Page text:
Autistic Southend teenager locked up for six days

First published in News

A TEENAGER with autism had to be banged up for six days because a suitable care home could not be found.

The 17-year-old boy from Southend spent three nights in a police cell before being sent to a young offenders jail in Suffolk because Southend Council failed to find him 24-hour care.

Colchester Magistrates’ Court heard this week that the teen, who cannot be named for legal reasons, had been receiving 24-hour supervision in a care home in Braintree.

The placement is funded by Southend social services because his parents are unable to handle him.

However, his condition has got worse with police having to be called in on November 7 and 9 after he was accused of verbally abusing a member of staff and damaging bannisters.

He was arrested last Friday and was kept in a cell because no alternative care home could be found.

He appeared at Colchester Magistrates’ Court on Monday and was sent to Warren Hill young offenders prison in Suffolk after magistrates’ turned down the option of sending him back to the Braintree home or to an alternative home because he would not get round the clock care.

Social services had also failed to attend the hearing or provide a suitable bail address.

On November 14 at Colchester Magistrates’ Court the council said it had finally found a care home in Ilford which would offer full 24-hour care and he was released.

He faces two charges of criminal damage and one of common assault, but psychological reports are being carried out to see if he is capable of knowing he has possibly committed a crime.

He has been granted bail on the condition he lives at his new care home.

Speaking after the case, Sue Cook, Southend Council’s corporate director for children and learning, said: “Following his arrest the council made every possible effort to find a suitable alternative place for him to live.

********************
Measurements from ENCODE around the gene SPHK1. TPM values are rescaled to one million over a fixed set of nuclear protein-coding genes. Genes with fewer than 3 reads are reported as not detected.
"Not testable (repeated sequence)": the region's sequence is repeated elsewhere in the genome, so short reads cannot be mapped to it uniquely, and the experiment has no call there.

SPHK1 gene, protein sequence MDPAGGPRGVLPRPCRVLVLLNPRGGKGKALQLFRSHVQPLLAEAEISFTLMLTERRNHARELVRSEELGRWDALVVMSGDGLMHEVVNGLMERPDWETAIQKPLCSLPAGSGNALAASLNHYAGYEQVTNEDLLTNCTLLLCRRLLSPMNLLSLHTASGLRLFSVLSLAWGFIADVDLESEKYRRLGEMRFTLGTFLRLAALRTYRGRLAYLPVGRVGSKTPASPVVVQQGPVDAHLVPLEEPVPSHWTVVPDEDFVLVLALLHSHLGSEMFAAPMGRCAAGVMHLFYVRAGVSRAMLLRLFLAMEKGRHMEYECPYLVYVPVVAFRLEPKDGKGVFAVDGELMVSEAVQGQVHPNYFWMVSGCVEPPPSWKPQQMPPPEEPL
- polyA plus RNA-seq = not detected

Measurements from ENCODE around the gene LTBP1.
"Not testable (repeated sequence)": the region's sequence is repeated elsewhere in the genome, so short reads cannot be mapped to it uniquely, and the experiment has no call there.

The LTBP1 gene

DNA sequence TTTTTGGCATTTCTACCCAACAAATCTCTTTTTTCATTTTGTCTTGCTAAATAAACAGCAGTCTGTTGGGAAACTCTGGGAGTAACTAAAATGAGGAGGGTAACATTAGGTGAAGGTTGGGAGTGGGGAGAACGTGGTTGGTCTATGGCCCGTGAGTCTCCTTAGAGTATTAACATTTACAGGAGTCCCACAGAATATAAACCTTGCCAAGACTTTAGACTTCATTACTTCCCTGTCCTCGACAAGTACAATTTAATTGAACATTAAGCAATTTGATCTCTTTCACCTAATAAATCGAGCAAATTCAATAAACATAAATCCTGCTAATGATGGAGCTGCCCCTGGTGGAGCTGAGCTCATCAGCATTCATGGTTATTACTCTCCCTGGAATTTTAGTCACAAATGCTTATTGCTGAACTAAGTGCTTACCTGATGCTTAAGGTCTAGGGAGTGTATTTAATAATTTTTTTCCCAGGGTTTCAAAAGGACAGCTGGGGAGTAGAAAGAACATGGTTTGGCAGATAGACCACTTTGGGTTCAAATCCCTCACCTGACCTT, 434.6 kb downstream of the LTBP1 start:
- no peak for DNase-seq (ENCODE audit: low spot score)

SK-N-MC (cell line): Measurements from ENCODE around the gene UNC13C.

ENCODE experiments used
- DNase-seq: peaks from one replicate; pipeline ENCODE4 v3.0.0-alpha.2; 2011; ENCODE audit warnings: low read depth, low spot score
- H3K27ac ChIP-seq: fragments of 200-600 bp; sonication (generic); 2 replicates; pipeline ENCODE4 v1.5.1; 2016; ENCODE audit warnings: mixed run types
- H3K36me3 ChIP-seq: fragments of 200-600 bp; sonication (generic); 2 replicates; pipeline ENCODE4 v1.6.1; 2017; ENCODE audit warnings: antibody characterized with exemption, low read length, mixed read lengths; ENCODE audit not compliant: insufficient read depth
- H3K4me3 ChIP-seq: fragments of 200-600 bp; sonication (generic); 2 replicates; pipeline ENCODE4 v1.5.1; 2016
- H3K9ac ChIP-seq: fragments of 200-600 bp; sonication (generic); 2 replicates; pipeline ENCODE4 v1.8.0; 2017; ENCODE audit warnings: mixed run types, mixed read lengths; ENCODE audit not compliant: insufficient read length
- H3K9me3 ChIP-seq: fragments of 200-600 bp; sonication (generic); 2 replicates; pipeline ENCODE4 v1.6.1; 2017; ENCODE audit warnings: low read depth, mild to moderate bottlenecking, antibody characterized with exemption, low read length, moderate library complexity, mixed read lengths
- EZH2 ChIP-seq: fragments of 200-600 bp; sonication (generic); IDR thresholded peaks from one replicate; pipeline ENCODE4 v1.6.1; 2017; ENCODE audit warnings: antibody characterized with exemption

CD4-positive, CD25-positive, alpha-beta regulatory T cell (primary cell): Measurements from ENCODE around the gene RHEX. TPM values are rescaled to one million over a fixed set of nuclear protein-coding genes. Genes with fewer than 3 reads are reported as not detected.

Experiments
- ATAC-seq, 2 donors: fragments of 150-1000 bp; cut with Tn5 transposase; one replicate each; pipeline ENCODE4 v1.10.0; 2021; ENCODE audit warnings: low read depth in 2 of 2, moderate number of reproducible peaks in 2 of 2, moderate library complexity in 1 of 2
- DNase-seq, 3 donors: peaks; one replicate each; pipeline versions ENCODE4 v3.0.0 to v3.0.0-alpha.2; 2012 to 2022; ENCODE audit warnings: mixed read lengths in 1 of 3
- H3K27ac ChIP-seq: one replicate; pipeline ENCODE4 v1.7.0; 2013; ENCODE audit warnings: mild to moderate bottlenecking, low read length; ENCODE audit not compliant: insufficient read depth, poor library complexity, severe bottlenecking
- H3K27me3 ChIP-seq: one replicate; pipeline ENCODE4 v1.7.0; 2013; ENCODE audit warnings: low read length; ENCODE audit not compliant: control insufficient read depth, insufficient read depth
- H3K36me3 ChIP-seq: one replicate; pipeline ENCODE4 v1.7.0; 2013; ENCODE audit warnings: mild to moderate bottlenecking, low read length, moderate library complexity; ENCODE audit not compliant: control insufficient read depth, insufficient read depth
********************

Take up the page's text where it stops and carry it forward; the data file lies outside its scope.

"We identified another placement for him but his parents would not agree to it and we cannot place a child without the parents’ permission.

“The care home where he was arrested in was prepared to let him remain there until we could find another placement, but the court would not agree to this.

“The court also refused to let him take a placement at another suitable care home we had identified which we believed would provide a level of support that could meet his needs. Instead they remanded him into custody.

“We will always work in partnership with parents to achieve the best for their children. At times this is challenging, however this will not deter us.”

Representatives from Autism Anglia attended the hearing along with the teenager’s dad and legal team.

After the hearing Paul Vickers, the boy’s solicitor, said: “It is incredibly disappointing that it got to the point where his original placement in Braintree had broken down, and the home would only call the police as a last resort.

“He was kept in police custody over the weekend, which we do not criticise the police for, and then stuck in prison because they could not get an address for him.

"In prison there are so many youths with issues it ends up making things so much worse for people like this teenager.”

Mr Vickers added: “It took the intervention of the press and the local MP James Duddridge to do what they should have done right back at the beginning.

"It’s a real shame it has taken that much pressure to deal with it.

His father who also can’t be named, said: “I had made lots of requests to move him because the placement had been breaking down since October when new management had come in. With autism they get fixated on things and don’t like change.”

After his son was released, he added : “Today has been a real result, I am so relieved he is no longer in prison.”

A case review will take place at the magistrates’ court on January 8, with a full hearing set for February 6.

The case will either head to a trial or could be an outcome hearing depending on the psychological report findings.

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